We will remember them
As the people around the world today remember the fallen from the two world wars and the too many that have followed, did you know that animals have been used in war for centuries by man but only recently has there been recognition for their bravery and extraordinary commitment to duty in wartime. Since 1943, 60 animals have been awarded The Dickin Medal - the animal equivalent of the Victoria Cross. pigeons, dogs, horses and one cat - all of which through the course of their duty saved human life and provided vital companionship in times of terrible conflict.
RAVC arms and explosive search dog Sadie, seen here with handler Lance Corporal Yardley was awarded the Dickin Medal in February 2007, for outstanding gallantry and devotion to duty.
Sadie and Lance Corporal Yardley
Simon the ship cat, on HMS Amethyst
Just one cat received a Dickin Medal. A Captain's Cat called Simon who was a rat-catcher on the HMS Amethyst. The ship came under attack on the Yangtze River in China, it was holed and the captain killed. The ship was then trapped on the river by the Chinese for 100 days before they managed to make it to freedom. In times of terrible uncertainty, Simon's recovery from his own injuries and presence on the ship gave the remaining crew companionship and a reason to keep going.
Rob the parachuting farm dog
Parachuting dogs? Surely not? But yes, during the Second World War a working farm dog - a collie called Rob - was to play a vital role in being parachuted in behind enemy lines with his SAS unit where he was trained to watch over and protect the exhausted men as they slept inbetween carrying out their undercover operations. He made over 20 descents during his time with Units in North Africa and Italy. In addition to those dogs serving abroad with regiments, some dogs played a vital role at home. Beauty was a wire-haired terrier who led one of the PDSA's Animal Rescue Squads that operated during the Second World War. Beauty's role was to seach for pet animals that had become trapped with their owners in the rubble following bombing raids in London. She came to be thought of as the pioneer dog for this kind of work and in her wartime service rescued 63 animals. She received her Dickin Medal in 1945.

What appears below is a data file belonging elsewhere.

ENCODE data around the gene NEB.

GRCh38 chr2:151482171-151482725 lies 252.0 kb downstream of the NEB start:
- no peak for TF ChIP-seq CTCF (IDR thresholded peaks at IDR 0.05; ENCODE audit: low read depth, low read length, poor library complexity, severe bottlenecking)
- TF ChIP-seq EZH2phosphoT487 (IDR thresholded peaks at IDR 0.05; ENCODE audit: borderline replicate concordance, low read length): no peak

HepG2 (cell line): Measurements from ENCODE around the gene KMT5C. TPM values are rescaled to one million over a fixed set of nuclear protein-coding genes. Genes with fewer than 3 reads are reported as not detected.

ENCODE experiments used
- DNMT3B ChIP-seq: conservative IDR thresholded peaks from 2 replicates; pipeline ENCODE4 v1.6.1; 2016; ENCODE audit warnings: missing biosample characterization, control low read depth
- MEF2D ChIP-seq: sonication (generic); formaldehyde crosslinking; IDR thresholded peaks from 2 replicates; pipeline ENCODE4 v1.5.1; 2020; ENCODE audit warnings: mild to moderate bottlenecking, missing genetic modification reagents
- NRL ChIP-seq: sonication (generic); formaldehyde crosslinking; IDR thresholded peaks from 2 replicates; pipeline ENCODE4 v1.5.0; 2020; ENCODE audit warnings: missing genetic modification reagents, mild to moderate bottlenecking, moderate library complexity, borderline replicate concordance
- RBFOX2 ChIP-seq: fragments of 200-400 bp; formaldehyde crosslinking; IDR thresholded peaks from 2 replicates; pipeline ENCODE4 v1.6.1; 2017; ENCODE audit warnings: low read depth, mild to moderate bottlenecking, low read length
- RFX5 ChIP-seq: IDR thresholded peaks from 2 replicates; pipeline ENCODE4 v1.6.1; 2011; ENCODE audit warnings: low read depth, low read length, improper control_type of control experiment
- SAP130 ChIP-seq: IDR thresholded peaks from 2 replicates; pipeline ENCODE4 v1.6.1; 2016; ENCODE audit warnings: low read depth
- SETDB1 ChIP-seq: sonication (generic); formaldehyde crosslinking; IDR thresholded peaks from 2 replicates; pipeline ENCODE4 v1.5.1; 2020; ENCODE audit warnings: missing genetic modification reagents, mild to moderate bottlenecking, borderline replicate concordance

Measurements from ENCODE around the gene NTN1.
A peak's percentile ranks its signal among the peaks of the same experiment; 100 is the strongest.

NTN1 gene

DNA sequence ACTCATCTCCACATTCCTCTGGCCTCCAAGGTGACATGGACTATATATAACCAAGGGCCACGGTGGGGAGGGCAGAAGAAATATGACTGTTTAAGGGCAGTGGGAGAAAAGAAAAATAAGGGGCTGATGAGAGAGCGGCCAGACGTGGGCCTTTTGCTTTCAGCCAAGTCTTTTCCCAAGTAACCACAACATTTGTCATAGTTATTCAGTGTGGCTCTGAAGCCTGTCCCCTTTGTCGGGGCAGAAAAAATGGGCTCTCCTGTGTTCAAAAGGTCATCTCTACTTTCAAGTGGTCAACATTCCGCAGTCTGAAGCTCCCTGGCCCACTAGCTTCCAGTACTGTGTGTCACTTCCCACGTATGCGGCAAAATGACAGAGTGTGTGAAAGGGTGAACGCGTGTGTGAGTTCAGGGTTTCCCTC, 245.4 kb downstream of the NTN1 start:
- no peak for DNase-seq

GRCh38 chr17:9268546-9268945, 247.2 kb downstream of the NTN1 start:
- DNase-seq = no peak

Beyond the Second World War there was a break of almost 50 years before the next Dickin Medal was awarded. It went posthumously to a dog which had served with the Canadian Royal Rifles. The dog's story and achievements had lain unknown and unrecognised but to a few surviving men who had served with him in the Second World War.On Hong Kong island, a large Newfoundland dog called Gander was serving with and protecting the lives of Canadian infantrymen in 1941. His final act of bravery was to cost him his own life but saved the lives of the men he was with. It was nearly 60 years later that the PDSA found out about his actions and he was posthumously awarded a Dickin Medal in 2000.